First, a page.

Patents, Trade Marks, Designs & Copyright
Posted on 29/2/2016

The Digital Era: Protecting Mobile Apps

Partner, David Slattery, discusses how to protect mobile apps.

How can you protect your App?

One of the fastest growing sectors in the modern economy is the mobile apps sector.  As this marketplace is digital and dynamic, developers are used to bringing innovative ideas to market quickly.  Nevertheless, those same factors that allow for rapid development of new apps also allow for imitations to be developed quickly.  Whilst being the first to launch an app can provide a considerable advantage in these areas, developers can significantly strengthen their position against imitators by taking steps to protect the intellectual property associated with their app.  In this context, different features of new apps can be protected using different intellectual property rights and the optimum mix of these rights will vary depending on the nature of the particular app.


Patents can protect technical features of the app or how it is implemented.  If granted, a patent can enable the patent owner to prevent others supplying apps which fall within the scope of the patent.  Even before a patent is granted, advertising that an app is patent pending can provide some deterrent to potential imitators.

In order to be eligible for patent protection, at least some features of the app must be novel (not previously disclosed to the public) and inventive (not an obvious improvement of anything previously disclosed).  As novelty and inventiveness are judged as of the date of filing of a patent application, it is vital that advice on patentability is sought before the app is launched.

A further restriction on patent applications that applies to many apps is that some classes of invention are excluded form eligibility for patent protection.  The list of excluded subject matter areas includes: schemes, rules or methods for performing mental acts, playing a game, doing business; computer programs; or presentations of information, so long as the invention relates to these areas, as such.  The final proviso “as such” opens the way for apps that include some excluded subject matter to be patentable, so as long as the apps include additional novel and inventive features that are not excluded subject matter.

Trade Marks

Trade mark registrations can be used to protect the branding of an app including such elements as the name, the logo or an icon used in an app store.  If a trade mark is registered, it provides the mark’s owner with the power to prevent others using or registering the same mark or a similar mark for identical or similar goods/services.  In order to be registrable, a trade mark must not be overly descriptive of the app or the service it provides, and must not be too similar to any existing registration covering goods/services identical or similar to those provided by your app.  In view of the potential difficulties that can be caused by prior marks, it is strongly advisable to conduct trade mark clearance searching before launching a new app.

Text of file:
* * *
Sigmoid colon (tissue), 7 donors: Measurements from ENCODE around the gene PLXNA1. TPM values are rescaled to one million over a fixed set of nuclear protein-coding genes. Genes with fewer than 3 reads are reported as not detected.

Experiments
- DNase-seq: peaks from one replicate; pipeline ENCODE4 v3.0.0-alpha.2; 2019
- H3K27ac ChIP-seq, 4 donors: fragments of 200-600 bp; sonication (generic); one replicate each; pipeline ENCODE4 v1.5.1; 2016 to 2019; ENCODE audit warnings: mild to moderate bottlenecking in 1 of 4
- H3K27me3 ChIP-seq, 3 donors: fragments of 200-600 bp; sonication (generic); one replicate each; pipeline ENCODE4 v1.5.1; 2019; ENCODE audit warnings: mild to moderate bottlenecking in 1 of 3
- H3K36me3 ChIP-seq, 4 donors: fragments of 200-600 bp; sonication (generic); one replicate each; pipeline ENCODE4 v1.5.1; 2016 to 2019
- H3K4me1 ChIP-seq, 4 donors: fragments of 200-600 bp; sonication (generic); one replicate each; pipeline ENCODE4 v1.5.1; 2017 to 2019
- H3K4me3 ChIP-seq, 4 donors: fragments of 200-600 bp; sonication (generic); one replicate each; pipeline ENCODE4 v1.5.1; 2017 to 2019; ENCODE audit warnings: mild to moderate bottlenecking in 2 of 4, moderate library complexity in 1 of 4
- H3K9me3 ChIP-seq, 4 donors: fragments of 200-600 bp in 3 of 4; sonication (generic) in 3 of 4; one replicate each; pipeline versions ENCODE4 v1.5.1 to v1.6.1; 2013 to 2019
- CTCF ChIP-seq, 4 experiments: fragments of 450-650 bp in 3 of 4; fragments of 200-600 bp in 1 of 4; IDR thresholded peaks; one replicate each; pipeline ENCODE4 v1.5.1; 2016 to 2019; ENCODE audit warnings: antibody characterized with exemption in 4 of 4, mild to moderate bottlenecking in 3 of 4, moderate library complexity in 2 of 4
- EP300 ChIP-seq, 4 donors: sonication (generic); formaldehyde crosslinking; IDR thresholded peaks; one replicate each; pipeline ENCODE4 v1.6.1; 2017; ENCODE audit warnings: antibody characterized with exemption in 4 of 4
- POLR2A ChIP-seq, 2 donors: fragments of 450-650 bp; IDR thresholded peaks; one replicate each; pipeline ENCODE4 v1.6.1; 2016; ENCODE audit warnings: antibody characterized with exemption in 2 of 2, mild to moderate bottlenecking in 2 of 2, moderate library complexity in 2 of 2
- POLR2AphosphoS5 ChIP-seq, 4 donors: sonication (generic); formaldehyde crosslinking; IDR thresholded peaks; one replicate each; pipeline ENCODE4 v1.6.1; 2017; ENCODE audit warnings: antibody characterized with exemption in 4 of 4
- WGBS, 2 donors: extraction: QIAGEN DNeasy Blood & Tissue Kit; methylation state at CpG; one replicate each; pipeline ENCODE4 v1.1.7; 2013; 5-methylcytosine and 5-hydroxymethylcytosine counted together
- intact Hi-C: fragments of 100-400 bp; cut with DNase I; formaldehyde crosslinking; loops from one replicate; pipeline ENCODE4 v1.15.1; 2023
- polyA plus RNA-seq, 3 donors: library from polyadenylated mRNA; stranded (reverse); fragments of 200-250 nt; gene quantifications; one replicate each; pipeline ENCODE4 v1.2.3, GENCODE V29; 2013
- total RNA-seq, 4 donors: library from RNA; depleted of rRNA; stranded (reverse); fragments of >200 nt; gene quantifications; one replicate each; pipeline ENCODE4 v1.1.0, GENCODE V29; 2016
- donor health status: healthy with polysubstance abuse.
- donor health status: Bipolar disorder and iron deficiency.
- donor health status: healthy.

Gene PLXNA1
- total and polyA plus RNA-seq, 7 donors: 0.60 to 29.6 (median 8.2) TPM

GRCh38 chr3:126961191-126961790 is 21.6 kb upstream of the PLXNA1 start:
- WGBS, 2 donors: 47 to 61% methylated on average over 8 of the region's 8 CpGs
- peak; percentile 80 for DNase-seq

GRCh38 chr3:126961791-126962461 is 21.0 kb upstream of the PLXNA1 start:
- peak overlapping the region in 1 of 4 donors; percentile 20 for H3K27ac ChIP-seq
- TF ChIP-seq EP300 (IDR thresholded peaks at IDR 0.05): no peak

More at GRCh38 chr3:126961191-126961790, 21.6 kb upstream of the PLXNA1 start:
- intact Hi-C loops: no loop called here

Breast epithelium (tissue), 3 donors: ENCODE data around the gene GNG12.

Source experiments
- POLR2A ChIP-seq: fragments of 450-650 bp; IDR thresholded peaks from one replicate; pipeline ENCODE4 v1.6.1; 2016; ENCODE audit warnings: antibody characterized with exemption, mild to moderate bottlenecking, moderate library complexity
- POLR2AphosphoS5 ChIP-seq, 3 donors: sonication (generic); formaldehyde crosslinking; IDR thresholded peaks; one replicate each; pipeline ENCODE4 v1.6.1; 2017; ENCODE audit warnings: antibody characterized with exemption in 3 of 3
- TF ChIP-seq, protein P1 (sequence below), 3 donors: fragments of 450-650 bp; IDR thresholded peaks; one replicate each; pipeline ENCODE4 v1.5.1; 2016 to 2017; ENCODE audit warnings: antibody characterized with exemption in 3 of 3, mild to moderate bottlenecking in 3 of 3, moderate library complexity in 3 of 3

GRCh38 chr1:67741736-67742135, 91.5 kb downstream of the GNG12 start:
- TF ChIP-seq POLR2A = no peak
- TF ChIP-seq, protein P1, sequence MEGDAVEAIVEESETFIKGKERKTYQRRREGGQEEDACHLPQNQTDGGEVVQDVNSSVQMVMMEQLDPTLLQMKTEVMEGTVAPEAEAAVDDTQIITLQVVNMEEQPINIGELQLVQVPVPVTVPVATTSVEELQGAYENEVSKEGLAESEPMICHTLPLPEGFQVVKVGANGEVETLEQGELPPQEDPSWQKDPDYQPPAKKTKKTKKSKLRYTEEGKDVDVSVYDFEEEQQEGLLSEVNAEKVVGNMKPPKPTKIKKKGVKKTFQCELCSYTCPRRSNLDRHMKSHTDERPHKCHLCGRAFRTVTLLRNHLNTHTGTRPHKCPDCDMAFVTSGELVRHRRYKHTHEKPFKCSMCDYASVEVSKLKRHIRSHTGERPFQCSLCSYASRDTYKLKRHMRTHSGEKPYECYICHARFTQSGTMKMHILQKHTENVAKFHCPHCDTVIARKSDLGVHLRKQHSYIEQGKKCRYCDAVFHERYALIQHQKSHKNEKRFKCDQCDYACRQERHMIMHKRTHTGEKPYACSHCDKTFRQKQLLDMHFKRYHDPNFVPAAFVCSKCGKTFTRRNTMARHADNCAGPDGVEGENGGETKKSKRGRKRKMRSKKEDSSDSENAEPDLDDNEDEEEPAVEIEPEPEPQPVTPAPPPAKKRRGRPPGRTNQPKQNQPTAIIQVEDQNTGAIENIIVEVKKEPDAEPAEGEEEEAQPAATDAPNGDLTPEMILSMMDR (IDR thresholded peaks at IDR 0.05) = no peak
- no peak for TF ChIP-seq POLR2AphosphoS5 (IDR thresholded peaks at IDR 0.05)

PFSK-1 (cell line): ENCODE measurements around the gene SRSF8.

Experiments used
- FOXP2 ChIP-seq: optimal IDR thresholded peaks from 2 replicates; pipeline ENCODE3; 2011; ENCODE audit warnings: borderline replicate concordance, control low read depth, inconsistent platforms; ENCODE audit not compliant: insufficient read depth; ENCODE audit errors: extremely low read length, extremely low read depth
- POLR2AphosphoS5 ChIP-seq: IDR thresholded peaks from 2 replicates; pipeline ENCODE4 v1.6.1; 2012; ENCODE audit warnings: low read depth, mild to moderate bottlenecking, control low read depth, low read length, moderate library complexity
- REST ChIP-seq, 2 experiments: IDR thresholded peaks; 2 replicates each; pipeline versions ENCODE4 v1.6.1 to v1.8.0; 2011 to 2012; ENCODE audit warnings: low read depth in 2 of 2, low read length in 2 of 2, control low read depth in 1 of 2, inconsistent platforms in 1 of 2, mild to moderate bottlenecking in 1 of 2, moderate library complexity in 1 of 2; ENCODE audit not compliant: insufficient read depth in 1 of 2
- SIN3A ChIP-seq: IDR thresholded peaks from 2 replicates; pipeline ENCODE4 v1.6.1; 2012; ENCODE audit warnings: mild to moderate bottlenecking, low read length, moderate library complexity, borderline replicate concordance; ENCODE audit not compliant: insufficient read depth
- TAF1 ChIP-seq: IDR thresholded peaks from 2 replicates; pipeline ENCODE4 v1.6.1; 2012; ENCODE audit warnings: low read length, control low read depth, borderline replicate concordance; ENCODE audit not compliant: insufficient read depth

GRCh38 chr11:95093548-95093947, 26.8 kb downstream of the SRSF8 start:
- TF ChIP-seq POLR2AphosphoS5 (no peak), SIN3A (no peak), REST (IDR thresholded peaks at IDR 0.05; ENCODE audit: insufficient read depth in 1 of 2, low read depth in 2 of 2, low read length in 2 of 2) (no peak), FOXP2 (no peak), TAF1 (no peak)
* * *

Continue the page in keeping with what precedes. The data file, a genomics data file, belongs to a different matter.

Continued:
Copyright & Designs

Copyright accrues automatically in the creation of qualifying original works.  Such works include software code for implementing the app, text appearing within the app or used to promote the app, and images or screen templates/layouts utilised within the app.  Since copyright is only infringed by copying the protected work, it is important to keep records of when particular material was developed.  It is also very important to ensure that the copyright in any work created on your behalf is assigned to you, especially if the work is commissioned from an external consultant.

Some aesthetic elements of apps qualify for copyright protection, such as images or screen templates/layouts utilised within the app may also be eligible for protection by way of a design registration. Registered designs provide protection for the aesthetic qualities of new designs of individual character (the overall impression is different from any existing design).

In Europe, multiple designs can be included in a single application for a relatively small additional cost.  Accordingly, design registration can provide a cost effective deterrent to lookalikes.

Whilst the notes above give a flavour of the protection that is available for new apps, this is a complex area.  Accordingly, it is well worth taking professional advice to help you in deciding the best approach to protecting your new apps.

If you would like to know more, please contact us.

Wilson Gunn